SD: What are your main concerns about archiving networked-based media?
JC: We tried to incorporate what we understood as the spirit of äda'web into our archiving of it. It should be obvious that archiving networked-based media is unlike archiving static media. We can't even be certain that any of this will be legible in a few years what with advances in technology, browsers, and thus-far-unimagined killer apps. Given this hazy scenario, we decided that we would be somewhat irreverent in our archiving of äda'web, hence the title The Unreliable Archivist. Creating a dry inventory of the site--listing/indexing the number of images, alphabetizing them, putting them in recognizable art-historical categories--held no interest for any of us. Any well-trained archivist/historian could have done that; it is a valuable and necessary task, but we're artists not archivists and we wanted to play around with the site. We make no claims about UA's utility. What we're doing is asking, What would äda'web look like if you recombined things these ways?
But, back to Steve's question. You can mess around with bits and pieces such as we've done with digital works. You can't do this if you're going to archive someone's papers, writings, or drawings. If you were so inclined, you could say that we've taken William Burroughs' and Brion Gysin's cut-up method of writing and misapplied it to digital artworks. Or you could say that we've taken the works on äda'web and recoded them so that you get not necessarily a parallel viewing experience, but something perhaps out of sync or tuned in another key. Another way of looking at it is that it's a bit like going into a used bookstore where the system, if there is one, of shelving the inventory is idiosyncratic and is made even more so by people who come in and browse through the books, and by a clerk (with his own peculiar system) who reshelves the books in places far from where yesterday's clerk had shelved them. UA thrives on the premise that one can run amok in categorizing work. Oftentimes, categorizing work does it a disservice by pigeonholing it, making for lazy viewers. The three of us tend to like work that doesn't fit neatly into any one category; perhaps that's why we leaned toward an irreverent, unreliable attitude in re-presenting the work. UA won't tell you how to get a job as an archivist; all it does is tell you how we archived certain parts of äda'web.
KF: One of the main concerns about archiving network-based media is platform obsolescence. In other words, what good is archiving a digital work if the hardware or software, or both, required to view the work has become obsolete and is no longer available? Developments in this field are happening so quickly that in five to 10 years the platform and network structures will be completely different. Archived digital works will no longer be viewable unless the appropriate hardware and software are archived as well. This would drastically change the nature of the art conservator's job. Rather than cleaning off old residue or analyzing paint chips, a conservator/programmer may face the task of writing some sort of o/s patch that would enable older works to be viewed on the available technologies.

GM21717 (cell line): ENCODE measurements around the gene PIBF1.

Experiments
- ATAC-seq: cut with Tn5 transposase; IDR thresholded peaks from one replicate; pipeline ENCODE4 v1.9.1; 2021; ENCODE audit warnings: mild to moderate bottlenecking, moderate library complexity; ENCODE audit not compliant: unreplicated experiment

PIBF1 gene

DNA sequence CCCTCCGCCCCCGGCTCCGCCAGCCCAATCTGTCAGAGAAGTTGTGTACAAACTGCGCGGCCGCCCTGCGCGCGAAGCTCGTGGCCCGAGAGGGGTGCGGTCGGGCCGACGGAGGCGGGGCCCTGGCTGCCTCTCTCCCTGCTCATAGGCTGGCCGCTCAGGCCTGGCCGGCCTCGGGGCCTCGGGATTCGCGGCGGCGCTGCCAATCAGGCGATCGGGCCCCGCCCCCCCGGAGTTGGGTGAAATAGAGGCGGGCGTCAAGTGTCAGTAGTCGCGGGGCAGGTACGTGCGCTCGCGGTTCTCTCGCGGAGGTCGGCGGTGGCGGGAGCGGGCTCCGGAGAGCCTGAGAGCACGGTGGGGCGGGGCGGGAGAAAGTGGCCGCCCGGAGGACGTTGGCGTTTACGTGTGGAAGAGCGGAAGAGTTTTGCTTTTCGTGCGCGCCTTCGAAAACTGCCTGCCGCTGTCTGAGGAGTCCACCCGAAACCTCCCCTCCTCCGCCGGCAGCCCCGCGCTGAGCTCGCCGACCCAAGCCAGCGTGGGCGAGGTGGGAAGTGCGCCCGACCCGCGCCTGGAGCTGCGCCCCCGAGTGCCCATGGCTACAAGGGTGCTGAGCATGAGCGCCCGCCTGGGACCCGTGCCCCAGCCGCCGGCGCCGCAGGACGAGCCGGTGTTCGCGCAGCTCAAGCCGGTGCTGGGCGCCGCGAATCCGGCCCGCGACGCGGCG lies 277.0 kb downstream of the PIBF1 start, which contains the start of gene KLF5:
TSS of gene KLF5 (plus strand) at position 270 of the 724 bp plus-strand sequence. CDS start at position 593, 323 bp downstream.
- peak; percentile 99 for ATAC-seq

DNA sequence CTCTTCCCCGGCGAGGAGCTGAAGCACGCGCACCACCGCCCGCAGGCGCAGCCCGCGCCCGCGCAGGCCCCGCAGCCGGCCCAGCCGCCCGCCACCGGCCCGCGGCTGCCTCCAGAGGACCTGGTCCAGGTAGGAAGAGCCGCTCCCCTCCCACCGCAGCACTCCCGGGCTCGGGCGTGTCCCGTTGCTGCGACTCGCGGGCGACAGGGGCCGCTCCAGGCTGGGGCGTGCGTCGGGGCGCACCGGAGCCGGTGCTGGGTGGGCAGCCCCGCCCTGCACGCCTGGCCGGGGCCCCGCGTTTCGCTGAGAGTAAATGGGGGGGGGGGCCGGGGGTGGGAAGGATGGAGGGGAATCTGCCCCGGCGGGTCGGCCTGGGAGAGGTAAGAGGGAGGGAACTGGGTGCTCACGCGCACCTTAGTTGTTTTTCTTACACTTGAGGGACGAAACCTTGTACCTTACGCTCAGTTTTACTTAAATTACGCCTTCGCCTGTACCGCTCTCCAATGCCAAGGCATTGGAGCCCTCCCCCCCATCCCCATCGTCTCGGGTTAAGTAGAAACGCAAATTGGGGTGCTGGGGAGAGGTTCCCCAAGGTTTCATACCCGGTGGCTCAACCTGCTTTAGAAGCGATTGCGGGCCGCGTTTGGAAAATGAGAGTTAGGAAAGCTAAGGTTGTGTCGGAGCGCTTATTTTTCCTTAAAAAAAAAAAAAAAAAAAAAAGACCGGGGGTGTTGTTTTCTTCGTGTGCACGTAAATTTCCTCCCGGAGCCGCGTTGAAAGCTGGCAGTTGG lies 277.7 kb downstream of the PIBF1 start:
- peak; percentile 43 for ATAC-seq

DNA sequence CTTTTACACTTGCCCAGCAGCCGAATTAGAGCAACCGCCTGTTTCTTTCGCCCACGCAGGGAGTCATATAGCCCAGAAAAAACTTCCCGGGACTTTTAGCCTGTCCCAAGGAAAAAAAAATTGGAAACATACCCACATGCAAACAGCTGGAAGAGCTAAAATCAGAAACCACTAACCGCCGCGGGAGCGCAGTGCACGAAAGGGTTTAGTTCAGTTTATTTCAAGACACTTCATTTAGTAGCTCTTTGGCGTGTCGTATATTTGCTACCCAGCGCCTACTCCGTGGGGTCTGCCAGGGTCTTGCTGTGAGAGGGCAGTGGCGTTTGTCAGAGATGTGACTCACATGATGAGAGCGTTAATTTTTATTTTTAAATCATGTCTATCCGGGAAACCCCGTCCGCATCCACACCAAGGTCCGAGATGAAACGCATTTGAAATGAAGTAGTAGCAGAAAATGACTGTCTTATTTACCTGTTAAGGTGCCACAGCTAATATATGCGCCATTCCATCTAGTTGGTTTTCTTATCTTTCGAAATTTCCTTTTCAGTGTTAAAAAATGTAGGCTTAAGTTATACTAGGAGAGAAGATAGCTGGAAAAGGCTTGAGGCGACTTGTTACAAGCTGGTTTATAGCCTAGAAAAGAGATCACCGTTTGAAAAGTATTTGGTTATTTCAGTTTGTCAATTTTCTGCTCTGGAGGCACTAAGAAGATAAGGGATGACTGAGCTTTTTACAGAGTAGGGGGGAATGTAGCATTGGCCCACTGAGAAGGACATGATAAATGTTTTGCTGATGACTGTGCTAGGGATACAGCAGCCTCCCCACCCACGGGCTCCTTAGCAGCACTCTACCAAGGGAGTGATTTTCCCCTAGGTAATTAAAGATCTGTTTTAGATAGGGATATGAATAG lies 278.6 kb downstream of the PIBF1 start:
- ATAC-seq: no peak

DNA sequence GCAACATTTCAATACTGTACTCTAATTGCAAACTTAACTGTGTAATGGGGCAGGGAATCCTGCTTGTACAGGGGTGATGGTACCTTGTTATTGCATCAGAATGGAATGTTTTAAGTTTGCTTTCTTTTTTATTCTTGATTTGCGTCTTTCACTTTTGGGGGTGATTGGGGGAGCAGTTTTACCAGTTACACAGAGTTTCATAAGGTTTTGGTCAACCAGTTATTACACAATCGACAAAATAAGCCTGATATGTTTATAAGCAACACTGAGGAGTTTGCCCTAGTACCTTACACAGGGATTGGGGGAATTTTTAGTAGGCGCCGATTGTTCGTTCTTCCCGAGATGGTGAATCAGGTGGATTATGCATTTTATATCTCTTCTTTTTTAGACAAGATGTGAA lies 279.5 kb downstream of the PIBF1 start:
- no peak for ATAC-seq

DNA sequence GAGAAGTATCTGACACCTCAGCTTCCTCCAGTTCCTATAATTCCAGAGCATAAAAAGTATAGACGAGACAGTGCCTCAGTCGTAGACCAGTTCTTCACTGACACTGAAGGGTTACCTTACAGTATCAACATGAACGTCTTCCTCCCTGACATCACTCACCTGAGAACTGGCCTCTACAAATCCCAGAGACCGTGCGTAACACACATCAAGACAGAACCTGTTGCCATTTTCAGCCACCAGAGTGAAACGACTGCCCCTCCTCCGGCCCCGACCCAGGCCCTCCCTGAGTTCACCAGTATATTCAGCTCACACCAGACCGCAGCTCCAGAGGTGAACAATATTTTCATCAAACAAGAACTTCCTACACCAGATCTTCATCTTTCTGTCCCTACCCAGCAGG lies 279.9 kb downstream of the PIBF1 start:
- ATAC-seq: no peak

Another concern that directly relates to UA is the nature of digital media. Digital artworks have no physical bonds holding the individual components together. To the artist this offers a great degree of flexibility in creating a work. For the archivist, however, this introduces the possibility that small parts (bits or bytes) of works may be lost, corrupted, or perhaps reorganized by mischievous hackers. The characteristics that make digital works so attractive to artists also make them quite unstable in the hands of archivists used to dealing with objects that exist in the physical world.
JI: Embalming jokes aside, art made for the Web will certainly expire if it cannot be recast in a new medium when the Web evolves into the Next Big Thing in the years to come. This is the impetus for a project we have begun in "variable media" (VM); a VM piece is one that can exist in different forms, from sticks and stones to oil paint to email, and yet remain fundamentally the same artwork each time. Janet, Keith, and I have somewhat differing opinions on how VM should work, but according to my paradigm the responsibility for deciding which translations into new media are appropriate for a given artwork lies with the work's owner when the artist dies. In the case of äda'web, it would be the Walker's job not just to host äda'web on its server, but also to investigate new ways of presenting it if the old way becomes technologically obsolete.
UA proposes a particularly irreverent approach to re-presenting äda'web: that of an archivist who has preserved the pieces but has mixed up which pages they belong to. In a curious way, this scrambling may be more faithful to the dynamic of the Web than preserving the integrity of each page (as the San Francisco Museum of Modern Art's graphic design department has done). If the images and texts that make up a Web page come along different routes from different sources and are combined only when they appear on the viewer's screen, why do they need to be pigeonholed together in the archive?
SD: I'm interested in this apparent shift to Web work being less adversarial among yourselves, at least from an outsider's perspective. What's going on there?